Grocery bags. Cigarette wrappers. Mattresses. Entire bags full of garbage.
Victoria County resident Robert Maretick is sick of seeing all the trash pile up along the grassy roadways that lead to his Bloomington home. The 65-year-old grew up in nearby Crescent Valley and remembers a time when his community wasn’t always covered in the contents of other residents’ trash cans.
But today, and especially after Hurricane Harvey, litter is a growing problem — an embarrassing one for the retired construction supervisor, who wishes he could feel proud of his hometown.
“It’s just really pitiful,” Maretick said.
Maretick is among other residents who are fed up with litterbugs. Whether the litter is on the road leading to the landfill or piling up in ditches in the north part of the city, many driving through Victoria are noticing how trashy the city has become.
Exasperated and embarrassed by litter collecting along roadways, city and county officials want to team up with law enforcement and the state to tackle the problem. Stricter policing of litterbugs, public education and a program allowing inmates to pick up trash are among solutions being tossed around by local officials.
“We need to have this sense of pride that this is our city, and we don’t want it to look like this,” said Darryl Lesak, who runs the city’s environmental services department.
During the past couple of years, Lesak’s department has taken a hard look at Victoria’s litter problem. Last year, his staff drove across the city, collected trash from alongside roadways and shoved it into bags.
They hauled the trash back to their offices and sorted through it in hopes of finding its origin. They found lots of wrappers from gum, cigarettes, chips and candy in addition to plastic bags, lightweight cardboard boxes and lottery tickets.
“Lots and lots of lottery tickets — and none of them were any good,” Lesak joked.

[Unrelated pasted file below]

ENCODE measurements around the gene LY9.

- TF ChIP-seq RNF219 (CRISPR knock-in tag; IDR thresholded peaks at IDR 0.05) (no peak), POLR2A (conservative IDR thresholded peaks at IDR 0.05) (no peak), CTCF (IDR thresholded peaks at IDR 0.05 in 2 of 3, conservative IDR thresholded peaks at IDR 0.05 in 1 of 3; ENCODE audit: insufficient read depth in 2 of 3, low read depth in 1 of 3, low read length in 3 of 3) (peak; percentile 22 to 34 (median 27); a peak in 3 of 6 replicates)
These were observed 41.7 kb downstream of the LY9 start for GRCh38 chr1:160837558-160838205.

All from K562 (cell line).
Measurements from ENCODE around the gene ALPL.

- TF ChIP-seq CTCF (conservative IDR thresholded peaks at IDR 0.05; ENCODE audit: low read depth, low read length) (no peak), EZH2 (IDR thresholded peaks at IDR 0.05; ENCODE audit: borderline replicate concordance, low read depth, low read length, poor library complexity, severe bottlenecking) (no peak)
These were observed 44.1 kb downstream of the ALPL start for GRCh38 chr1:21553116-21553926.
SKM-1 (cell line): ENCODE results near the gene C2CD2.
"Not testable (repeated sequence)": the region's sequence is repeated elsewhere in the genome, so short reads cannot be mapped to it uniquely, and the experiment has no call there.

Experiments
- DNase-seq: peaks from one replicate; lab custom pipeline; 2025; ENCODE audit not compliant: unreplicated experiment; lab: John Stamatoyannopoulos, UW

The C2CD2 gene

City officials found that most of the trash was “windblown” — carried away from overflowing trash cans, dumpsters, trucks and grocery carts left in store parking lots. Lesak doesn’t think most people are littering intentionally, he said, but instead being careless about where they leave garbage or let trash cans overflow.
“What we end up with is a mess,” Lesak said.
Litter is ugly — but it’s also a health hazard in a city that relies on the river for its drinking water, Lesak said.
The litter isn’t always plastic wrappers or bags — it could be a rag soaked in gasoline or a paper towel used to check a car’s oil, he said.
All of that trash clogs up the city’s drainage system and eventually flows into waterways leading to the bay, where it can harm wildlife like fish, turtles and birds, Lesak said.
Lesak is now teaming up with County Commissioner Danny Garcia, whose district includes the city’s landfill — and the roadways covered in trash that lead to it.
The two are planning to organize talks with the Texas Department of Transportation and local law enforcement to fight littering and boost public education.
Most of the trash in Garcia’s precinct flies out of trucks on their way to the dump, he said. Right now, the landfill charges a $25 fee to people who bring loads that aren’t covered in tarps, but the charge hasn’t put a dent in the problem.
A couple of years ago, Garcia tried to use TxDOT funding to pay for the sheriff’s office to oversee inmates who would pick up trash. But the sheriff’s office was too short-staffed, so it didn’t work, Garcia said.
Today, his constituents aren’t happy with the growing problem, which has only worsened in the aftermath of Harvey with residents and out-of-town contractors hauling debris to the dump. So now it’s up to Garcia and other government officials to come up with a plan.
“We need to figure out a way where we can sit down together and come up with a solution that works for us,” Garcia said.